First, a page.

Background: Several diseases may lead to advanced hip disease and cause disabling symptoms in adolescents. In literature there is no consensus which is the optimal surgical treatment for young adults with end-stage osteoarthritis. The purpose of this study was to assess the clinical and radiological outcomes of uncemented total hip arthroplasty for the treatment of end-stage hip arthritis in patients younger than 20 years at a minimum follow-up of ten years.Methods: We have retrospectively evaluated 24 patients who were 20 years or younger and underwent uncemented total hip arthroplasty. Minimum follow-up was 10 years. Clinical outcome was measured using the Harris Hip Score, Western Ontario McMaster, and the Short-Form 36. Hip calcification was evaluated using Brooker classification, while osteolysis was examined at the final follow-up according to the subdivision of Gruen.Results: The mean preoperative Harris Hip Score was 36.94 points and improved to 92.3, and the mean preoperative WOMAC score improved from 84.72 to 28.45 The Mental Component score-SF-36 improved from a preoperative mean of 26.23 points to 58.96, while the Physical Component score-SF-36 improved from a preoperative mean of 26.38-49.95. All components were stable and osseo-integrated. Radiolucent lines were not present in any hips. We noted the presence of 4 calcifications. No patient needed implant revision. The only complication was an intraoperative femoral fracture.Conclusion: Total hip arthroplasty is a safe and reliable procedure for the treatment of end-stage arthritis in the young that provides good to excellent mid-term results. (C) 2016 The Japanese Orthopaedic Association. Published by Elsevier B.V. All rights reserved.

Uncemented total hip arthroplasty in patients younger than 20 years / R. D(')Ambrosi, L. Marciandi, P.V. Frediani, R.M. Facchini. - In: JOURNAL OF ORTHOPAEDIC SCIENCE. - ISSN 0949-2658. - 21:4(2016), pp. 500-506. [10.1016/j.jos.2016.03.009]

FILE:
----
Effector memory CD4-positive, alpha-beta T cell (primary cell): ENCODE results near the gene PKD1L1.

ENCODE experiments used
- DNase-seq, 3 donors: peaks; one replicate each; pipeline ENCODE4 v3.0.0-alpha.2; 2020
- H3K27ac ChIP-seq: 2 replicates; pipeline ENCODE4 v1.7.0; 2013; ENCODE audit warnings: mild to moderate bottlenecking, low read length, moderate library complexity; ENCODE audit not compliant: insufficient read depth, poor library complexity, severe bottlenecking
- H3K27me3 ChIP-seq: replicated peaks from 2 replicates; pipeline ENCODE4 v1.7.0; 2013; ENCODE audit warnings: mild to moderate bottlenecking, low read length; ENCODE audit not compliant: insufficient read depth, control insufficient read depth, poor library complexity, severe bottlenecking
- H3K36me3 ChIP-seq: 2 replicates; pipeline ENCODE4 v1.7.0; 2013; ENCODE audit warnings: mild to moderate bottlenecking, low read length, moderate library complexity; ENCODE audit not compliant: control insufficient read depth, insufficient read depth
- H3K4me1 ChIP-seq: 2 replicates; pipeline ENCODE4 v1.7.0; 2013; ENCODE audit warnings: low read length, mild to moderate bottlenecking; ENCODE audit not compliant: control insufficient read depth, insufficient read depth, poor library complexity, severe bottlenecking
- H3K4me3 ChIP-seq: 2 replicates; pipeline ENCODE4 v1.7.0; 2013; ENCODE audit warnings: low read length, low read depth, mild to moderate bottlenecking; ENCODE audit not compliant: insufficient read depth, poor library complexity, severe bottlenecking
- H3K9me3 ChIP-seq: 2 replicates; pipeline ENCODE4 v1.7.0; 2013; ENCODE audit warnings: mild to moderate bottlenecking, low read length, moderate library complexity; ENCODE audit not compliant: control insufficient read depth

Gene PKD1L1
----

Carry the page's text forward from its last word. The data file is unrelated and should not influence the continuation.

Uncemented total hip arthroplasty in patients younger than 20 years

R. D(')Ambrosi
Primo
;
2016

Abstract

Background: Several diseases may lead to advanced hip disease and cause disabling symptoms in adolescents. In literature there is no consensus which is the optimal surgical treatment for young adults with end-stage osteoarthritis. The purpose of this study was to assess the clinical and radiological outcomes of uncemented total hip arthroplasty for the treatment of end-stage hip arthritis in patients younger than 20 years at a minimum follow-up of ten years.Methods: We have retrospectively evaluated 24 patients who were 20 years or younger and underwent uncemented total hip arthroplasty. Minimum follow-up was 10 years. Clinical outcome was measured using the Harris Hip Score, Western Ontario McMaster, and the Short-Form 36. Hip calcification was evaluated using Brooker classification, while osteolysis was examined at the final follow-up according to the subdivision of Gruen.Results: The mean preoperative Harris Hip Score was 36.94 points and improved to 92.3, and the mean preoperative WOMAC score improved from 84.72 to 28.45 The Mental Component score-SF-36 improved from a preoperative mean of 26.23 points to 58.96, while the Physical Component score-SF-36 improved from a preoperative mean of 26.38-49.95. All components were stable and osseo-integrated. Radiolucent lines were not present in any hips. We noted the presence of 4 calcifications. No patient needed implant revision. The only complication was an intraoperative femoral fracture.Conclusion: Total hip arthroplasty is a safe and reliable procedure for the treatment of end-stage arthritis in the young that provides good to excellent mid-term results. (C) 2016 The Japanese Orthopaedic Association. Published by Elsevier B.V. All rights reserved.
Settore MED/33 - Malattie Apparato Locomotore
2016
Article (author)
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Utilizza questo identificativo per citare o creare un link a questo documento: https://hdl.handle.net/2434/946752
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